If it had been a Sunday, none of this would have happened. Walker Percy, who spent a few years as an undergraduate in Chapel Hill, once wrote, “Home may be where the heart is but it’s no place to spend Wednesday afternoon.” It was also no place for me to spend Saturday morning in my rhythm of balancing hunger and weekly exhaustion with nourishment and comfort. My substitution of epicurean craving for spiritual yearning, while on a college student’s budget, often yielded Chick-fil-A as my sanctuary prior to the Sabbath, a day when the chain famously isn’t open.
Like every Saturday before this one, I ordered healthy (in the Southern sense, implying a large quantity, and in this case, the opposite of the word’s intended meaning) portions of sweet tea and chicken biscuits for my girlfriend and me, and I turned the corner from the cash registers to find a booth. She, a budding poet and a young woman who possessed a modest and plain beauty so innate it still muddles me, followed a few minutes later, arriving at the table and cushioned seats with an even younger woman, perhaps more appropriately referred to as a girl. The girl was unknown to me, and known to my girlfriend only in the period between my procurement of Saturday’s sacraments and this moment.
The girl had asked my girlfriend for spare change to buy something to eat, and finding this occurrence incongruous with the part of town we were in, she didn’t give the girl money but instead asked something of her — her story. We learned that a kind soul had carried her to this waypoint, and the girl wondered where she should go next. She had no money, no food, and no belongings, except the baby growing inside her teenage, and now growling, belly. The stranger made me uncomfortable and suspicious from the moment she came to our table, and her story did nothing to quell my uneasiness. My girlfriend’s invitation for her to join us, to invade our sacred space and to occupy our sacred time, only amplified my agitation.
Of course, I didn’t resist. This was North Carolina, where we’re likely to love our neighbors in the privacy of our minds, but heaven forbid we venture into impoliteness by releasing our feelings — any of them — to anyone. But upon the girl’s first bite of the food I bought for her and her unborn child, while she sat across the table from my girlfriend and me doing the same, the uncomfortable became comfortable. A composed swell, one which I can’t recall emanating up or streaming down, wrapped my body and receded by riding my next exhalation. The wave reminded me of my mother rubbing my back as a boy, an active prayer for relief and serenity that flashed a stillness over my world.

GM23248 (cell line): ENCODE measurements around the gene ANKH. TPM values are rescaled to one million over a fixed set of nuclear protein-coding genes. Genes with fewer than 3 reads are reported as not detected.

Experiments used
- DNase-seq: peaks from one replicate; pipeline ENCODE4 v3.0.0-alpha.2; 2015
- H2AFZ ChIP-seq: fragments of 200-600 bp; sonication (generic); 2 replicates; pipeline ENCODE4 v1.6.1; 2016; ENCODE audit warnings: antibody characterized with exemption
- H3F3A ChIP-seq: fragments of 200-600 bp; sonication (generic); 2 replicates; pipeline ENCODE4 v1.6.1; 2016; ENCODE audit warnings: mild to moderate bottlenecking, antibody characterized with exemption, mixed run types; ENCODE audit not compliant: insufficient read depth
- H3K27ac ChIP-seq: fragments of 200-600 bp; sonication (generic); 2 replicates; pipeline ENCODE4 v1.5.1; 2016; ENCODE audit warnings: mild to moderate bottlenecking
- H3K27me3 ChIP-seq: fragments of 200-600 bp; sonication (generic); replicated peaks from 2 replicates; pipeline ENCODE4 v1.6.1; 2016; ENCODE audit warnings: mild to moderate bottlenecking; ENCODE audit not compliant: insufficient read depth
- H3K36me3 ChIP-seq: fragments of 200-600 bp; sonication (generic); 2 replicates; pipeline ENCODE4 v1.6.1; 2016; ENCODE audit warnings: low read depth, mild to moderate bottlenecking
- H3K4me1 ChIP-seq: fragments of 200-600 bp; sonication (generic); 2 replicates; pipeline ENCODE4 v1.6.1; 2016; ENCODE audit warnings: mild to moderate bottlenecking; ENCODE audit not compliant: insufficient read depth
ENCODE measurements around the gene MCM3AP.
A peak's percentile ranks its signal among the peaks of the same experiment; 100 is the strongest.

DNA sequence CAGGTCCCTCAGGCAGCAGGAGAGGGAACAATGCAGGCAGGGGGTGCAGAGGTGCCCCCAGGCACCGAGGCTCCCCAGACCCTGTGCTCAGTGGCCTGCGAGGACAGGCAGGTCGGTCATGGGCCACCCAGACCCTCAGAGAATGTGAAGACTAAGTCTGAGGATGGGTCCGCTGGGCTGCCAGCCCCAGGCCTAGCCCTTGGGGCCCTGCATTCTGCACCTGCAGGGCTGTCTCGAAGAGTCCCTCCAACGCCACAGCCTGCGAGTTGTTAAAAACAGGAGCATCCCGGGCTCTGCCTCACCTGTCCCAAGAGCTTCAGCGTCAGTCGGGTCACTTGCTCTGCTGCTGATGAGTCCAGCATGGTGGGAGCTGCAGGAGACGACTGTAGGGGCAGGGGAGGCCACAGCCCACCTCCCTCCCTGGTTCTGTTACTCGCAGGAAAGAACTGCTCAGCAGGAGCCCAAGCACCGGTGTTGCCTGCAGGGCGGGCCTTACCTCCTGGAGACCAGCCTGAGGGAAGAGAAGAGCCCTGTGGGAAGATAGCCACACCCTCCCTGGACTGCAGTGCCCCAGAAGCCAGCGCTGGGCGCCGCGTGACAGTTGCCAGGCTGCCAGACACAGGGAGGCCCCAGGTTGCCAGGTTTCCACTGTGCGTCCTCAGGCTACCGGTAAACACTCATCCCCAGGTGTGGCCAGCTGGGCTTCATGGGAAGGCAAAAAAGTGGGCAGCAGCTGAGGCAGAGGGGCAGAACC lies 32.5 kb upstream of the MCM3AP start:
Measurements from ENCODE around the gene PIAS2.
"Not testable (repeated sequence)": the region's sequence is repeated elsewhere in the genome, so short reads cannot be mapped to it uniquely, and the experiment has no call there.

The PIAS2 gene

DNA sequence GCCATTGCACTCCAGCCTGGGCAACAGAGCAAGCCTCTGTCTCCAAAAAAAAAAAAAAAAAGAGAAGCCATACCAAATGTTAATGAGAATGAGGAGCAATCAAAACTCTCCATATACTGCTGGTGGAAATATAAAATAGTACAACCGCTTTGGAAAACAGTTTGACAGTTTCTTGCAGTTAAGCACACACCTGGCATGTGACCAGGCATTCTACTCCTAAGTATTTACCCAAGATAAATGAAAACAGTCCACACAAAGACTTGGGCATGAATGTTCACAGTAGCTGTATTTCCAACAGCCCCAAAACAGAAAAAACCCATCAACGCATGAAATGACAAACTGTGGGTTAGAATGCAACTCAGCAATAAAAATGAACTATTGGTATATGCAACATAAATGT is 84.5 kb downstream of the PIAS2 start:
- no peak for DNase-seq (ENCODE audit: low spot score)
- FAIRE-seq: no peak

The same quiet had hushed all differences among us at the booth during this unadorned act of eating in communion, of breaking bread in the form of buttered biscuits at a Chick-fil-A. At the first separation of a crumb from its foundation, a frosted window appeared between us to blur all dissimilarities into nonexistence; all three individuals became amorphous blobs. Our moments devouring cornstarch and flour and big cups of sweet tea together were, in the words of Thomas Merton, “wordless … beyond speech … beyond concept,” because for this brief and divine time, we were equal.
I’m not naïve enough to pretend that before the first bite and after the last swallow, equality still had a seat at the table. No two people (because the ideal requires more than one) in our vicinity could claim even a loose definition of equivalence with the girl — not me, not my girlfriend, not another customer, and not a restaurant employee. But to make myself feel better about the prejudice, bigotry, and racism that still shapes my thoughts and actions today, I like to think I made the needle of equality not quite budge but perhaps wish it could move that morning. I later carried the girl to her next waypoint, the Raleigh Rescue Mission, but I find this part of my story, of her story, isn’t as important as that which the story itself has become.
Years later and while counseling me about seminary, Dean Jack Boger at the law school in Chapel Hill imparted a lesson that connects my experience of breaking bread with the girl that morning to the decisions I make today. “In every thing you do,” he said, “you either make us more equal or make us less equal.” Unbeknownst to him, the aphorism resonates with the theology of fellow civil rights attorney William Stringfellow, who wrote more than four decades ago, “vocation means being a human being, now, and being neither more, nor less, than a human being now…. And, thus, each and every decision, whether it seems great or small, whether obviously or subtly a moral problem, becomes and is a vocational event, secreting, as it were, the very issue of existence.”
There is perhaps no purer way to secrete our existence, to be human beings, than to share our stories. “Everything translates to stories,” Hillsborough writer Lee Smith said in an interview. “[We] discover who we are, why we exist, what we should do.” Stories also let us know we’re not alone, and they often prompt us, like the bells that chime each hour in seminary, to stop and to meditate on why we’re doing what we’re doing.
I write mine in a relatively insignificant effort to “make us more equal” and to remind me of what I should do. I pray more North Carolinians share their stories about “being neither more, nor less, than a human being now” — now, more than ever before.